Proving the motto, "To Protect and Serve" applies to all living things, and not just humans, a couple of Evansville Police officers answer the call to reunite a few baby ducks with their mother after falling into a storm drain on the Lloyd Expressway.

Friday afternoon, Emily Williams and her husband watched as a mother duck attempted to lead the ducklings across the highway near the Weinbach Avenue exit. Emily told me in a Facebook message they turned away for a moment and when they turned back around to see if the little family had made it across safely, the babies had fallen into the drain. She first posted a plea for help on Facebook asking for help rescuing the ducklings, then called 911.

A few minutes later, two Evansville Police officers arrived on the scene to assess the situation. They were joined shortly thereafter by a representative from Animal Control, formulated a plan, and began the attempted rescue.

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Evansville Police and Animal Control Rescue Ducklings from Lloyd Expressway Storm Drain

With a storm drain too deep to simply reach in and grab the wayward ducklings, two EPD officers and a representative from Evansville Animal Control go "all in" to reunite the baby ducks with their mother.

Kudos to these officers for their willingness to not only respond to what I imagine was a unique call over the radio for them, but for also doing everything they could to make sure they reunited the babies with their mother. With so many stories these days choosing to focus on a few officers who step outside the lines, this story is a good reminder that 99.9% of officers who swear an oath to uphold the law and protect and serve the residents in their towns and cities are good people who are willing to jump in and help anyone in those areas, including the feathered ones.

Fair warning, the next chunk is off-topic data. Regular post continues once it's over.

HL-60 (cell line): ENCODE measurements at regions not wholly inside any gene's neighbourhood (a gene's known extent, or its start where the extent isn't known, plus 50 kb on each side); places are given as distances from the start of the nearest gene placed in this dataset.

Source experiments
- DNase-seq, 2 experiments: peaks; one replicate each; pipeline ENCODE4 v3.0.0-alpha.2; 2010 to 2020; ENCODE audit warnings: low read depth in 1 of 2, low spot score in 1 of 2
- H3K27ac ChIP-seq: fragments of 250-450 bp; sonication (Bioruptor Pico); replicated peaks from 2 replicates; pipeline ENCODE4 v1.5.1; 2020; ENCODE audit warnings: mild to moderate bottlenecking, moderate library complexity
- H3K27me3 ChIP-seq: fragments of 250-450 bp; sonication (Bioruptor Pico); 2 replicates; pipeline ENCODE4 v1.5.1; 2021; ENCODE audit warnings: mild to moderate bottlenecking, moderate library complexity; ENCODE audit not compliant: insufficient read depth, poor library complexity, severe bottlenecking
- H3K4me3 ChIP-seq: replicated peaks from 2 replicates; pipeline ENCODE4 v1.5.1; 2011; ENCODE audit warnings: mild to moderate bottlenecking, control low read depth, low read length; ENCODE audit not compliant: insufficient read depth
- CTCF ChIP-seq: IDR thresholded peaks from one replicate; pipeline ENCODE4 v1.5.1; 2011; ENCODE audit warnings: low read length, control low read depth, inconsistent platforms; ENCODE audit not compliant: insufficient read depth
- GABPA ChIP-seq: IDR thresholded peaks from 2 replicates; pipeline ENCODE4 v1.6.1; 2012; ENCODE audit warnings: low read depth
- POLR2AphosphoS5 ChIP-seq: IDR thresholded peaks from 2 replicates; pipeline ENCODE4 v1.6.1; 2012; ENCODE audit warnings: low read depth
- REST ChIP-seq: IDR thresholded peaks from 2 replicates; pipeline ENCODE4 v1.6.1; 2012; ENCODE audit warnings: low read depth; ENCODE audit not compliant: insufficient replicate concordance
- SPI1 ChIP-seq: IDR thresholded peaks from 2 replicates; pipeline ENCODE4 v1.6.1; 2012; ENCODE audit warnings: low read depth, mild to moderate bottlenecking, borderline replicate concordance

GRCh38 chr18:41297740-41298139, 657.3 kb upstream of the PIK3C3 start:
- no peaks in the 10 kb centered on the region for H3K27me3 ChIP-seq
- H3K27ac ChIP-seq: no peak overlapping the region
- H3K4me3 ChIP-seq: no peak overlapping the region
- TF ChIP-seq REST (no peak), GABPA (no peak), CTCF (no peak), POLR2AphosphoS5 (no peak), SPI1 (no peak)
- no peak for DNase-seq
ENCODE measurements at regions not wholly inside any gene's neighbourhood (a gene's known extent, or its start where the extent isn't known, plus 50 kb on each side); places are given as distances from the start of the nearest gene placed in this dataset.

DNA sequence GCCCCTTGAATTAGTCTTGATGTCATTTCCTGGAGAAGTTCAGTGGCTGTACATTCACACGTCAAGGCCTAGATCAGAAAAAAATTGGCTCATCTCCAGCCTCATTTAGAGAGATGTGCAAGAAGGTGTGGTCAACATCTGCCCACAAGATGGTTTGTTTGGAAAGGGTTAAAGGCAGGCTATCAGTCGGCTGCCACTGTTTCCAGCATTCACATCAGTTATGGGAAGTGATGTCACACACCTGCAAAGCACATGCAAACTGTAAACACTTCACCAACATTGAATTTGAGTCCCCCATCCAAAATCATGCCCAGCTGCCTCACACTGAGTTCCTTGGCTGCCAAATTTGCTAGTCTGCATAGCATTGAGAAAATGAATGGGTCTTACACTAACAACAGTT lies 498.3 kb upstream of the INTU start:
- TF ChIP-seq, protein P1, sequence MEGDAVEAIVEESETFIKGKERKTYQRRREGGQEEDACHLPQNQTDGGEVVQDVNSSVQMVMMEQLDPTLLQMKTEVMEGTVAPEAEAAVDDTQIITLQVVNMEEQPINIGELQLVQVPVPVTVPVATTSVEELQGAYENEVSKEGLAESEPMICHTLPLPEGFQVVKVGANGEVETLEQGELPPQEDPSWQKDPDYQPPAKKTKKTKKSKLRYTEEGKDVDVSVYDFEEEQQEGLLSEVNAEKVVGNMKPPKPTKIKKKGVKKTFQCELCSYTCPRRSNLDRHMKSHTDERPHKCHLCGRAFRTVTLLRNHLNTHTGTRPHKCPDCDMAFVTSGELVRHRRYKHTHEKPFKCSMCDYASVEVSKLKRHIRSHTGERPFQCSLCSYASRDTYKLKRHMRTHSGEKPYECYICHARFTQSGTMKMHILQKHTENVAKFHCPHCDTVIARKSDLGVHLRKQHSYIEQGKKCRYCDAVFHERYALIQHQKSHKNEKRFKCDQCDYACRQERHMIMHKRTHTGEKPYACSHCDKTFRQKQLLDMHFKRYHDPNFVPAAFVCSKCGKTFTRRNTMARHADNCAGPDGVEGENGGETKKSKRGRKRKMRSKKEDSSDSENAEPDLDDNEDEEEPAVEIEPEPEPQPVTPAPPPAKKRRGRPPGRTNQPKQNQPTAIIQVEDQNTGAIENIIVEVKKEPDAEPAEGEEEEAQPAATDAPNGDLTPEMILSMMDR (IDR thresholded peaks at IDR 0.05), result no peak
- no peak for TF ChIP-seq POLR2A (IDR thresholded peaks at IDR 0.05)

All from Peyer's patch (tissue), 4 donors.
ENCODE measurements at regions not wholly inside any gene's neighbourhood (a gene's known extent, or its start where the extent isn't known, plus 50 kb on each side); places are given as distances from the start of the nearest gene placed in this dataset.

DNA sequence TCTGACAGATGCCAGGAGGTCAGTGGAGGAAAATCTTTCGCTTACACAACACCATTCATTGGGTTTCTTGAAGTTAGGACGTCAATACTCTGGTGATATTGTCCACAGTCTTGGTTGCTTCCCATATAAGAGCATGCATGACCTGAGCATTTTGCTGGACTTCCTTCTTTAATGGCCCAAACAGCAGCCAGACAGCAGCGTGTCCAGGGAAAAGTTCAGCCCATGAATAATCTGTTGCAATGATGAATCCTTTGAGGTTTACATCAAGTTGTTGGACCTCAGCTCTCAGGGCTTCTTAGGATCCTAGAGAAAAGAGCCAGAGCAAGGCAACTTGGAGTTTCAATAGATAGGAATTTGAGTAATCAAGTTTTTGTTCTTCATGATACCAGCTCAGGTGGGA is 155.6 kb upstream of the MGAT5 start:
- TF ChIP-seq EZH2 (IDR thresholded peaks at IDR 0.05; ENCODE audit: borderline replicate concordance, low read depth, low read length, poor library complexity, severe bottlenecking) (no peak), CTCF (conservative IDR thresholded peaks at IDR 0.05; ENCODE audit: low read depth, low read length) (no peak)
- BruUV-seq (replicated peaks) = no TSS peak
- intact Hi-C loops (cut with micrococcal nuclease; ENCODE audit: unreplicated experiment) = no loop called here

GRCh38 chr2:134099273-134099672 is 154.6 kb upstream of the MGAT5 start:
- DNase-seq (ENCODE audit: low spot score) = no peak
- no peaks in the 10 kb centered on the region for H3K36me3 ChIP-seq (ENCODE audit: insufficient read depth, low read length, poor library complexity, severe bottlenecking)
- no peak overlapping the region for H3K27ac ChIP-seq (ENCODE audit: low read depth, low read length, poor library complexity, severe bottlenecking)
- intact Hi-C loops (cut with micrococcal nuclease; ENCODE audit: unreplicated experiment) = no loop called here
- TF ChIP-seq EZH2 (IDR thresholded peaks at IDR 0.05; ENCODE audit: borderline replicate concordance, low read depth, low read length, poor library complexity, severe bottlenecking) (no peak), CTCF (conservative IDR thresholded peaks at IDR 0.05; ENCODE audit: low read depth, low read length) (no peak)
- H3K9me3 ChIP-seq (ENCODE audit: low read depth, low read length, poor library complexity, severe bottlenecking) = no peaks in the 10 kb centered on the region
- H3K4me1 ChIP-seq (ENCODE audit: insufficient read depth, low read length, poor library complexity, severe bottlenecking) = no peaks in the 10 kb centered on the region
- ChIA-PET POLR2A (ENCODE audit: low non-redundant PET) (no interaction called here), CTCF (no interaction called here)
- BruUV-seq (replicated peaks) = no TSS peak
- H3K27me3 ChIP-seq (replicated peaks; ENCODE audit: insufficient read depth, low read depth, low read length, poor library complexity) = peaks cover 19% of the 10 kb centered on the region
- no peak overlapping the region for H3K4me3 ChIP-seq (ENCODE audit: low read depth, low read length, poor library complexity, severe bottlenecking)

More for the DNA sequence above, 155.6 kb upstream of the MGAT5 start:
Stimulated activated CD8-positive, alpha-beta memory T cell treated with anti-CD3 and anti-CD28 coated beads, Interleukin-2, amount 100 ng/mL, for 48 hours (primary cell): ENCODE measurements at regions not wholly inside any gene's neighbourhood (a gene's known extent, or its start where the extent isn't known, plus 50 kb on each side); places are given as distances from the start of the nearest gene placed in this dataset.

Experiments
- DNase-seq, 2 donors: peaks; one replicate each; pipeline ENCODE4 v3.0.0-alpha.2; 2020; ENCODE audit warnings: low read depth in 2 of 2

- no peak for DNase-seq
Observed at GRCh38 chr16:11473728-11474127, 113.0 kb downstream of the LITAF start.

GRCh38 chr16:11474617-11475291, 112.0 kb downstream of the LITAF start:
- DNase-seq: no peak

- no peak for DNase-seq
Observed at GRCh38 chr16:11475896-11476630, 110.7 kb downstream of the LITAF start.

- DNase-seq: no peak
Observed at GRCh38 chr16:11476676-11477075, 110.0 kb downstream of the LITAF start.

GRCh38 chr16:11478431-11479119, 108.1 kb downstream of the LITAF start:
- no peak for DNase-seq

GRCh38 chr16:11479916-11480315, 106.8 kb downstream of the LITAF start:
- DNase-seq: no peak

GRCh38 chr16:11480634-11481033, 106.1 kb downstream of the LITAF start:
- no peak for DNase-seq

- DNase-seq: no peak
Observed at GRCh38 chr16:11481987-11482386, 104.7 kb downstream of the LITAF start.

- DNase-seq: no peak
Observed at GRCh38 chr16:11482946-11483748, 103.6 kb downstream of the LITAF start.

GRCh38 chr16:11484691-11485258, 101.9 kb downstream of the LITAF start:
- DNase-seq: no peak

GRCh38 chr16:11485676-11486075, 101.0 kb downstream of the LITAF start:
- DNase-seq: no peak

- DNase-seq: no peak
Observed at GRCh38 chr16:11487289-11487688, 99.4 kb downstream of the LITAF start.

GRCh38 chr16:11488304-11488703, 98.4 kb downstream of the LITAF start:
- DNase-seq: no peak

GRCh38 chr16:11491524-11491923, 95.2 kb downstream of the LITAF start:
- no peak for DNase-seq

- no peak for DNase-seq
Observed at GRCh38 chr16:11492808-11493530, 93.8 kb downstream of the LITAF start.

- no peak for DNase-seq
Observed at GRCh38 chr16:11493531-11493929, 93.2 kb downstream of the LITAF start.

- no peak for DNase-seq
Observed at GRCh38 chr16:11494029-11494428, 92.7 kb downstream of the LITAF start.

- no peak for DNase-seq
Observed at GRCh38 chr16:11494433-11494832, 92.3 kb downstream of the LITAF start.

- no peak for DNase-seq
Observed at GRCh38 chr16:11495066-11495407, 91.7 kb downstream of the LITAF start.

[Source: Emily Williams via the Evansville Police Department on Facebook]

SEE: 15 Animals You Cannot Own in Evansville

I got the idea for this after seeing an article by Michelle Heart with our Townsquare Media sister-station, 107.9 Lite-FM in Boise, Idaho. She had discovered several animals residents in that city can't own based on city codes she found online which got me thinking about whether Evansville had any regulations that were similar. Obviously, they did or this article wouldn't exist. Chapter 14, Article 3, section 42 and 43 spell out a lengthy list of exotic animals you can get in trouble owning if local officials find out. You can see the entire list on the city's website. These are the 15 I found to be the most interesting.

LEARN MORE: 30 fascinating facts about sleep in the animal kingdom